For some investors, deciding when to get in and out of the market has less to do with central bank announcements, interest-rate moves or the size of government bailouts, and more to do with investor emotion as measured by the CBOE Volatility Index. The VIX, a real-time measure of expected market volatility in S&P 500 index options in the next 30 days, has been living up to its reputation lately as Wall Street’s preferred fear gauge.
The VIX reached a record close of 82.69 on March 16, the same day the S&P 500 dropped 12 per cent and the Dow Jones Industrial Average fell 12.9 per cent, and surpassing its last market-close peak at the height of the 2008 financial crisis.
The VIX has since fallen back to around 63, which is still well above more normal levels of between around 15-to-20 and high enough to keep many long-term investors on the sidelines.
Kash Pashootan, chief executive and chief investment officer at First Avenue Investment Counsel Inc., which manages about $1-billion in assets, watches the VIX almost hourly as a key indicator of short-term market behaviour.
“The VIX is the single most important factor of whether the markets will trade on a rational basis on fundamentals,” he said. “When the VIX trades outside of certain ranges, you can’t buy stocks based on valuation because the market is irrational … it’s mania, trading off of emotion and headlines. The probabilities are that you’re catching a falling knife when you haven’t waited for the VIX to stabilize within a certain [range].”
He said First Avenue doesn't buy equities for the long-term when the VIX is above around 30. "Until we see a stabilization of the VIX at levels closer to 30, we will remain defensive," he said. “It doesn’t mean we won’t buy equities, we will, but that’s more short-term trading as opposed to taking long-term positions."
Six weeks ago, when the VIX started to climb, Mr. Pashootan said his firm began building the cash positions in its equity portfolios from about 16 per cent to 20 per cent to about 45 per cent to 55 per cent today, “which has resulted in significant preservation of our clients’ capital. .... For us, building cash isn’t making a call on the market. We don’t view it as market timing. We view it as being defensive when the market is telling us the risk versus reward is skewed toward risk in the short-term.”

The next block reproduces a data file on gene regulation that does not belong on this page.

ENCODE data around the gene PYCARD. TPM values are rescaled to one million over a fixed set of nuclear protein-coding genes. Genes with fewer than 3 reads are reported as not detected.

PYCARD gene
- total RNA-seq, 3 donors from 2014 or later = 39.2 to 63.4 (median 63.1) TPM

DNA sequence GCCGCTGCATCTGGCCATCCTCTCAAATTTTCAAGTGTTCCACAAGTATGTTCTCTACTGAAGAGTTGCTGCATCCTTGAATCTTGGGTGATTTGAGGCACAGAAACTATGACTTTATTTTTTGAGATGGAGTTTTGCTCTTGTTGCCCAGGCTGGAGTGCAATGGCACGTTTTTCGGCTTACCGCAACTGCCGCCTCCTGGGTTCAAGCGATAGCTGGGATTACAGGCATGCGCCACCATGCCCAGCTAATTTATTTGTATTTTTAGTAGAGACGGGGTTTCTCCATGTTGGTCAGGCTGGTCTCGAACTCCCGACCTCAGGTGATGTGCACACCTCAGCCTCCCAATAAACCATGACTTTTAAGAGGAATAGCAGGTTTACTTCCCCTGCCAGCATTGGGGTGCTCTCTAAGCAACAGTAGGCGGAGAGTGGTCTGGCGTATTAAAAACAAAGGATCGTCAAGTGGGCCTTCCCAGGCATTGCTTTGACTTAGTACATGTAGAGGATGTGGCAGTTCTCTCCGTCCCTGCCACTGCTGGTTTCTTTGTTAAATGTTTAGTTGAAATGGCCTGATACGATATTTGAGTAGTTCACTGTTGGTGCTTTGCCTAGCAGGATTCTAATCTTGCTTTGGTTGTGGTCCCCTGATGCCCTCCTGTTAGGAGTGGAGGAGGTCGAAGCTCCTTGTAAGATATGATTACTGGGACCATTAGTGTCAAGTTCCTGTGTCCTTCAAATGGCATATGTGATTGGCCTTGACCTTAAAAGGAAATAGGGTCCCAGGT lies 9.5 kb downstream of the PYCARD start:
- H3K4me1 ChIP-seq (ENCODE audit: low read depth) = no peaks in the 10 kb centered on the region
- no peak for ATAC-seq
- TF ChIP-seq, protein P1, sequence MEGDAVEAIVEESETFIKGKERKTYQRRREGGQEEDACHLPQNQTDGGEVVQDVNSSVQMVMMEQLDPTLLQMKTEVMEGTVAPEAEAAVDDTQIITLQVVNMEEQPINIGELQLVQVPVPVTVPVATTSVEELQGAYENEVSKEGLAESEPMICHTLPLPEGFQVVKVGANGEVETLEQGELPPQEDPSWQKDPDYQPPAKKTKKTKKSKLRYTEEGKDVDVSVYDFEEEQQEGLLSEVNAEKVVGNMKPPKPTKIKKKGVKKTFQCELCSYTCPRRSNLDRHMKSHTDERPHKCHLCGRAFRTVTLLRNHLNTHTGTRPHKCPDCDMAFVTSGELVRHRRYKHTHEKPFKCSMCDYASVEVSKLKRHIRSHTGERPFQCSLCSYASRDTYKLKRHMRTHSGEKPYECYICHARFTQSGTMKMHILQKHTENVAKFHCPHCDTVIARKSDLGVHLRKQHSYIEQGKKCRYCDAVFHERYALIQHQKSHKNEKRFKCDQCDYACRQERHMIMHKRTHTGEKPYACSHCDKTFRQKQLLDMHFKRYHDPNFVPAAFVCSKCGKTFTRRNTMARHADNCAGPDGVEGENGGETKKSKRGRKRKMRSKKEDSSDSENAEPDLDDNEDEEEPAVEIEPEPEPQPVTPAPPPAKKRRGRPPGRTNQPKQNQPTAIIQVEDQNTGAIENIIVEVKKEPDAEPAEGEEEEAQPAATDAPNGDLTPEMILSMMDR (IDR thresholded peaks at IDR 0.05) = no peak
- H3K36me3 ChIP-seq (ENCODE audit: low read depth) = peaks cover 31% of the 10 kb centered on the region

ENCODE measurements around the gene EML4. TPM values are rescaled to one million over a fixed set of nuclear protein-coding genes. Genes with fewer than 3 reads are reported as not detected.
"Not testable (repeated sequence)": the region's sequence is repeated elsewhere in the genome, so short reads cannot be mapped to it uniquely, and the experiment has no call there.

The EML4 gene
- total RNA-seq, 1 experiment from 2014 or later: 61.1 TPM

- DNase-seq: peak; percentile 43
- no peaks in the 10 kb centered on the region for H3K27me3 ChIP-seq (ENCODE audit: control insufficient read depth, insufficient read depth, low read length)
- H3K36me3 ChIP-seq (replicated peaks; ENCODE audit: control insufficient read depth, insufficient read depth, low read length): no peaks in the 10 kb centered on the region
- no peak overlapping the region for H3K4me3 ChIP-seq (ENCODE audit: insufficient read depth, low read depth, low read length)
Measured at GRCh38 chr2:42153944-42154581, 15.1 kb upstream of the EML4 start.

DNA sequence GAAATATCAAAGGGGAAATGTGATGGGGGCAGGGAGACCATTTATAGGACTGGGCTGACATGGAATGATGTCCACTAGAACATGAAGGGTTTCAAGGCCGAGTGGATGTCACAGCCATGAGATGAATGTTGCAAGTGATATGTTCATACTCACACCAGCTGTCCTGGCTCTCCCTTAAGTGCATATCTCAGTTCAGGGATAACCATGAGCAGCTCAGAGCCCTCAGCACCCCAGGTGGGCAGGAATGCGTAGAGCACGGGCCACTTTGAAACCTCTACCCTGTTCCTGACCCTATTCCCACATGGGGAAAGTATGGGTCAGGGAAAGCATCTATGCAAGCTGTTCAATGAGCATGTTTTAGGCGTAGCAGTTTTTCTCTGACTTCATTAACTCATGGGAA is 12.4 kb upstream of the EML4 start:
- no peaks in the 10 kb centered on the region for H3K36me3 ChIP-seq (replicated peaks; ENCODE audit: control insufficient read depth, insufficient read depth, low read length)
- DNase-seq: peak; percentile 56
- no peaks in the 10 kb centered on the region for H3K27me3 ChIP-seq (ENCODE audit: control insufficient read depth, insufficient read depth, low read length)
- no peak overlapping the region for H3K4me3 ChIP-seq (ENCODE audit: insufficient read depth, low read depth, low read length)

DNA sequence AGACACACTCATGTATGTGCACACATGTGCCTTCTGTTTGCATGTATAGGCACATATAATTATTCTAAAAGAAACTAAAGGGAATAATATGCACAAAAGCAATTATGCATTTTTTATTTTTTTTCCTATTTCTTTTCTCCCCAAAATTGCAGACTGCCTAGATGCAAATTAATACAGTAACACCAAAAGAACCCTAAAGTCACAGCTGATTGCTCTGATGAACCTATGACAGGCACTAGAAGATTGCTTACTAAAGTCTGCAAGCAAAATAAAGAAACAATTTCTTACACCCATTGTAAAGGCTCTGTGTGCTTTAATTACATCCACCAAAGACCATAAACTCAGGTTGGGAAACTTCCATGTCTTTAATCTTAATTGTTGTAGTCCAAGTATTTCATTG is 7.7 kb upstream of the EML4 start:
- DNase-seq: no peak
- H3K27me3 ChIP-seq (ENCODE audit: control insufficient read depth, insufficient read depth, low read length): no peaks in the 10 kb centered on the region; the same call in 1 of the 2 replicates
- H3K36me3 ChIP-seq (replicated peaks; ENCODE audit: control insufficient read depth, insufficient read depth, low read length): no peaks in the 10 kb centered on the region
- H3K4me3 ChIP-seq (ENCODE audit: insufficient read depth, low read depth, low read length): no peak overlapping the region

Meantime, the firm has been making some short-term trades as the VIX soared, in particular, with the SPDR S&P 500 ETF Trust (SPY).
Ron Meisels, president of Montreal-based technical analysis firm Phases & Cycles, believes after the swings in the VIX start to stabilize that buyers might want to consider stepping in.
“It’s not infallible,” he said. “It’s better if [the swings] happen five or six weeks apart. If it happens instantly, it usually doesn’t work as well.”
Ioulia Tretiakova, director of quantitative strategies at Toronto-based financial software firm PUR Investing Inc., said the VIX is one risk indicator they use to help clients determine asset allocation.
"The higher the volatility, the lower the equity holdings should be," she said, depending in part on an investor's timeline. For instance, someone with a longer investment time horizon can often afford slightly more risk.
But she cautions higher volatility can also translate into lower returns "because it's harder to compound returns." She recommends investors keep an eye on the VIX, but only as one indicator of risk.
And while the VIX is intended to be forwarded looking, Ms. Tretiakova said it’s actually a lagging indicator for investors looking for a buy signal in a bear market. Case in point is the further slide in the S&P 500 even after the VIX hit its record close on March 16.
"Using VIX to find a bottom might not be the best measure," she said. "VIX would be a slightly lagging indicator for the bottom. It will start coming down gradually after. It doesn't mean you can't use it for the long term, but for the shorter term it might be dangerous to use."
Steve Foerster, a finance professor at Western University's Ivey Business School, also cautions investors about using the VIX to time the market. "I don’t think there is any one indicator that’s a perfect predictor of any market bottom," he said. "But it's a sign of intense volatility."
He sees the VIX as more a signal that investors are uncertain of which direction the market might head, both up and down. Investors also need to be cautious when the VIX is well below its average of around 20, as it was in early January when it hovered between 12 and 13. "To me, those are times to be cautious as well," he said. "Investors not worrying about risk is also a time to worry."
Mr. Foerster said the unofficial record for the VIX was 150, reached on Oct. 19, 1987, or Black Monday, when the S&P 500 dropped by more than 20 per cent, but he notes this was before the VIX was established as an index.
“The good news is that we aren’t there, yet,” he says.